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Ask JHP: The Person I’m Helping has Bad Body Odor!

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Dear JHP:

I’ve been volunteering at a local food bank for a couple of months now, and during that time, a couple of people have come in that smell really, really, bad, often smelling like they have peed all over themselves or even pooped their pants.  This isn’t just body odor.  It’s so bad that I have trouble concentrating.  What should I do?

— Holding My Nose

There are a couple of different issues here.  The first is that the body odor is so bad that you’re finding it difficult to help these people, and the second is a concern about the people’s safety and quality of life, considering their hygiene.  Let’s deal with them one at a time.

For your immediate concern, there are a couple of things you can do.  The first is an old social work trick that is adapted from the days when people typically carried a cloth handkerchief.  Back in the old days, the person concerned about the odor would saturate a handkerchief with their favorite perfume or cologne and hold it near their nose.  These days, you can do something similar while being far less obvious.  Keep a small vial of a solid perfume or an essential or fragrance oil handy, and if you are having problems with a person’s strong body odor, dab a drop or two just under your nose to mask the unpleasant scent.  Air fresheners can also be useful, but keep in mind that you may trigger other peoples’ fragrance sensitivities.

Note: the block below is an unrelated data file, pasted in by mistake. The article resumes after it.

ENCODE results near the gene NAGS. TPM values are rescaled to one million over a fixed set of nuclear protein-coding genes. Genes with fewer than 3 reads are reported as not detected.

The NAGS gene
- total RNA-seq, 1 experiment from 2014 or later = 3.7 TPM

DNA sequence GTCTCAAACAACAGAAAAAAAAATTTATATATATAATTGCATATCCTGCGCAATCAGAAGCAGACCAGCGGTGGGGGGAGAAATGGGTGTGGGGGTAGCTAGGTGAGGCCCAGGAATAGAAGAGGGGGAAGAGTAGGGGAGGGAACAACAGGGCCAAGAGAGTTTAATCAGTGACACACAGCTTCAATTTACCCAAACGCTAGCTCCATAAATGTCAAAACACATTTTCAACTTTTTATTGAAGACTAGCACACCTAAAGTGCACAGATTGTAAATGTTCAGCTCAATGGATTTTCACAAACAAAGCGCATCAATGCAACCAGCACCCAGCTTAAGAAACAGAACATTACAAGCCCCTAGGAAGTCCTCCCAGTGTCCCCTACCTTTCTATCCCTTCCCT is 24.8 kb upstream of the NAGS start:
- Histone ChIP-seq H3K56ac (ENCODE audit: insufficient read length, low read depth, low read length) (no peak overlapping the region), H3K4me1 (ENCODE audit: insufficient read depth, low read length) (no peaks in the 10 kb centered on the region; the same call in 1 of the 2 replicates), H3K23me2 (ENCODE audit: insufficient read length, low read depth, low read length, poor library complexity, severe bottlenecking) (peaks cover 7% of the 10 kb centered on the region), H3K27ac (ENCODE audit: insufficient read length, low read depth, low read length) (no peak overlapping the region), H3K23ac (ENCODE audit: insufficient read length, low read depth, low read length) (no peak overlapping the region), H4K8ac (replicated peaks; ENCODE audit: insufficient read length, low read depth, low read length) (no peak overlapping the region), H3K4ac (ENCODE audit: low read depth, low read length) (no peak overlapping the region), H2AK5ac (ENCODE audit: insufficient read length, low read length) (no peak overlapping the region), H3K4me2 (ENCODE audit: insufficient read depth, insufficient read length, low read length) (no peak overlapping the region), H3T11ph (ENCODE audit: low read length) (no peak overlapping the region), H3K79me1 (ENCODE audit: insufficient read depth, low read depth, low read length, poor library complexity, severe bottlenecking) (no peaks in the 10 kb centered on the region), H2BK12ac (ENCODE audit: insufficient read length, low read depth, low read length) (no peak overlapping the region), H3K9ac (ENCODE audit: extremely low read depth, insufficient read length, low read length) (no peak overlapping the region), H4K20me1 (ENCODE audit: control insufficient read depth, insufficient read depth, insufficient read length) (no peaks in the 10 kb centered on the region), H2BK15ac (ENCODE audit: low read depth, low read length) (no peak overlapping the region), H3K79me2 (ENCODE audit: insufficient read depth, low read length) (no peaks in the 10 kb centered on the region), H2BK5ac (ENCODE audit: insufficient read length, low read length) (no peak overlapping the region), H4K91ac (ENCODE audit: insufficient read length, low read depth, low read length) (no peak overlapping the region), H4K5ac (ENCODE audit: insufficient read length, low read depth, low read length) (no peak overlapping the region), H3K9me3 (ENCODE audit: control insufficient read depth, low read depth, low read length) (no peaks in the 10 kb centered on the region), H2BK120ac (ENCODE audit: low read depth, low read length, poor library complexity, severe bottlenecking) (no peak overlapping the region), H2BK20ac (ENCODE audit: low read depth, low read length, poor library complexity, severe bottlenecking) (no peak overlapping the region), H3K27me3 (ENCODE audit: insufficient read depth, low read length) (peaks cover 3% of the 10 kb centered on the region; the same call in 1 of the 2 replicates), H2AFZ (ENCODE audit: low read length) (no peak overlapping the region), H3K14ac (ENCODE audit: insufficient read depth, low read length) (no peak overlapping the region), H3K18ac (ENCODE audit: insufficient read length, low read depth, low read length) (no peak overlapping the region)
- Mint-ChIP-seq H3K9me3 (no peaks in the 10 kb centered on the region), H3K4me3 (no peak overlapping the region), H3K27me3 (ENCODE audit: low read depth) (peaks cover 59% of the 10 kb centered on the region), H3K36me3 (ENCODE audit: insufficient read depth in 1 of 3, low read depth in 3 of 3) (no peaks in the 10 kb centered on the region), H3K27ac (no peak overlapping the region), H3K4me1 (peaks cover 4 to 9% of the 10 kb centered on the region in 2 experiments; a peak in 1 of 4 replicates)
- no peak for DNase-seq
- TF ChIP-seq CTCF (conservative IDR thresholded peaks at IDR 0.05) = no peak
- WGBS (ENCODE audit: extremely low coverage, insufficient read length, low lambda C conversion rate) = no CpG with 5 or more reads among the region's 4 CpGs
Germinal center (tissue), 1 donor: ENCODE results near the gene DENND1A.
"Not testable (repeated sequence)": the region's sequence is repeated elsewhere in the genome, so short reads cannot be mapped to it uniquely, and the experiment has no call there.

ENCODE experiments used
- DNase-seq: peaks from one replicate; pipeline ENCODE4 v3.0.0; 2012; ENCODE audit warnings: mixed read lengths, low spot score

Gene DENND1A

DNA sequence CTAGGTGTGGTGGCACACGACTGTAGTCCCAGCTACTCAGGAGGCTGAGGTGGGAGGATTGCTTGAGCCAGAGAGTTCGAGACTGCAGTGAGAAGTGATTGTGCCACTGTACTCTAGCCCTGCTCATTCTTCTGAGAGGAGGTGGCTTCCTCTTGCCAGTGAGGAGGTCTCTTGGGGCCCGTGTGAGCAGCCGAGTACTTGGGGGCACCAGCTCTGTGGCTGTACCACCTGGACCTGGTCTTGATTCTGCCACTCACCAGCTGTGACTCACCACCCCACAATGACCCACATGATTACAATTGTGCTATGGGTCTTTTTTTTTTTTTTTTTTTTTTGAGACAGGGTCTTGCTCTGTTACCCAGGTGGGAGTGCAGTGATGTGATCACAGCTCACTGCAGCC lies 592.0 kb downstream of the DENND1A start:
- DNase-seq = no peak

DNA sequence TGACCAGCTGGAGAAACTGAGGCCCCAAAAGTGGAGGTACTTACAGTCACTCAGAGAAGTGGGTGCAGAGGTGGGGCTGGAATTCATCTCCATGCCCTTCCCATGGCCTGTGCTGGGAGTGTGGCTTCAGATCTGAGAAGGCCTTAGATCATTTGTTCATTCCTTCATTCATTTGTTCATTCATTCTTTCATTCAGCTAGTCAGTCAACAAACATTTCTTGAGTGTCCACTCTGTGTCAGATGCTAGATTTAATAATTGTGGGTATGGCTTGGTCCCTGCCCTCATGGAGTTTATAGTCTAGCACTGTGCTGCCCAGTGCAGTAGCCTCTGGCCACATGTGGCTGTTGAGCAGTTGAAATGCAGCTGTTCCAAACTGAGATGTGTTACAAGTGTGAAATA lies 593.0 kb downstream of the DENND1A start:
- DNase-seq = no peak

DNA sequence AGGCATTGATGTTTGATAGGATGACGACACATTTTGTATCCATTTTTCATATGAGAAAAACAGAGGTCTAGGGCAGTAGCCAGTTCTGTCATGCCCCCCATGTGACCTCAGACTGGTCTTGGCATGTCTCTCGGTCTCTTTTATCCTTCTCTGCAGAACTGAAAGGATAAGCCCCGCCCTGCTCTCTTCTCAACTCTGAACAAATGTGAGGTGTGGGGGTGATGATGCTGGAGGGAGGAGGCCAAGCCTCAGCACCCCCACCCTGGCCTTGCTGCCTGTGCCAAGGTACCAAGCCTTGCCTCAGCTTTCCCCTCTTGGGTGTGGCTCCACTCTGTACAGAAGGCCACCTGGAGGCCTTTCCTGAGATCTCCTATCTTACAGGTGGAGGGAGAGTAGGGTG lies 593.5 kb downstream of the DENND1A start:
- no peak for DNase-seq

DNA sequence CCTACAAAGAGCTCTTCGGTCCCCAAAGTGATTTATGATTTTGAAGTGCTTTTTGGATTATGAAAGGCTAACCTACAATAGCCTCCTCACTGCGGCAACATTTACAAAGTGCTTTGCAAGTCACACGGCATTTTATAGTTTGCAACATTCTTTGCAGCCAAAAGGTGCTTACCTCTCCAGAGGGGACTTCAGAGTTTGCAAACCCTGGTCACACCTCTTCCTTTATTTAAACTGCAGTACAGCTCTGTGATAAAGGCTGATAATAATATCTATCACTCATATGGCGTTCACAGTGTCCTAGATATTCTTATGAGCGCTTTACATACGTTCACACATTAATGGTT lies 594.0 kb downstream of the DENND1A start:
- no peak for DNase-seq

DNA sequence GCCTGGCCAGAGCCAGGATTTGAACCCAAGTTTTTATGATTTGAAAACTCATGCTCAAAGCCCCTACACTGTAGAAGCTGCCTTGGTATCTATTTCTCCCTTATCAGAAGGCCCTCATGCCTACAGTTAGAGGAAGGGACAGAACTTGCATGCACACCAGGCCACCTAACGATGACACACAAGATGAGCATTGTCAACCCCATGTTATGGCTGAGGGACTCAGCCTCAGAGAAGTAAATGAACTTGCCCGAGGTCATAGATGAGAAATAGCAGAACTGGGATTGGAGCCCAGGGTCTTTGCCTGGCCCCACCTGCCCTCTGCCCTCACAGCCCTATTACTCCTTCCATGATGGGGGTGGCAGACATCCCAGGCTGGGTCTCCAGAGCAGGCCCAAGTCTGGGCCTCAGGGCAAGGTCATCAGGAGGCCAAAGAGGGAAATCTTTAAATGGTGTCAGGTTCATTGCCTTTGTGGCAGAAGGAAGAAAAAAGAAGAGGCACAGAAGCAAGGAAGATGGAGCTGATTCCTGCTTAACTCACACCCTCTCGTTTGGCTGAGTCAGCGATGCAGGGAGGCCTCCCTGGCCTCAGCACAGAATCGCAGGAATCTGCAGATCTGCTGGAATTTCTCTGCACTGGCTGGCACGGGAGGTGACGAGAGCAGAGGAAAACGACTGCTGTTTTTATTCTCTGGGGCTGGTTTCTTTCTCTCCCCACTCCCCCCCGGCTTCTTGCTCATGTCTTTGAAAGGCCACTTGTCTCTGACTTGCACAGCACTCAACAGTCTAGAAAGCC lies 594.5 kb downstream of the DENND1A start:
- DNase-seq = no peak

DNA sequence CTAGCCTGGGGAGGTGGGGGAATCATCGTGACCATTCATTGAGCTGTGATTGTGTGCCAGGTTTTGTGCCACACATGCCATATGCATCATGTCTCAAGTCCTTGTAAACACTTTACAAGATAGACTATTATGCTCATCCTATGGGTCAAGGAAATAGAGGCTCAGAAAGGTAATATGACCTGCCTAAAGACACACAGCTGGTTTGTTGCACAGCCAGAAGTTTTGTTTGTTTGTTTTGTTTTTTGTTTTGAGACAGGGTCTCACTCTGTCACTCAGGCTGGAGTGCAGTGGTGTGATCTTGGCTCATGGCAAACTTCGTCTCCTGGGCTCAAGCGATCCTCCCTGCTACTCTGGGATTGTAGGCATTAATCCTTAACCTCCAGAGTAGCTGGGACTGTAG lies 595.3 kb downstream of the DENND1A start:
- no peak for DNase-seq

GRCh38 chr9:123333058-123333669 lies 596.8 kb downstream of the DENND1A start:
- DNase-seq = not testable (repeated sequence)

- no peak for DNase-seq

As a helper, the larger issue is probably ‘what is causing the person to have hygiene issues?’  Sometimes its simple lack of access to laundry and personal hygiene facilities, in which case your food bank almost certainly has soap and deodorant and toilet paper (and sanitary napkins!) available.  Sometimes simply handing the person a change of clothes and hygiene supplies and asking him or her politely to go clean up in the restroom will end the problem.

In other cases, especially with what appears to be urinary and even bowel incontinence, the person may be suffering from a medical disorder including mental health disorders.  If that appears to be the case, you might want to talk with a regular staff member at the food bank to get some guidance on how they refer people to health services, and then either do the referral yourself or ask regular staff to do so, in accordance with the agency’s policies.

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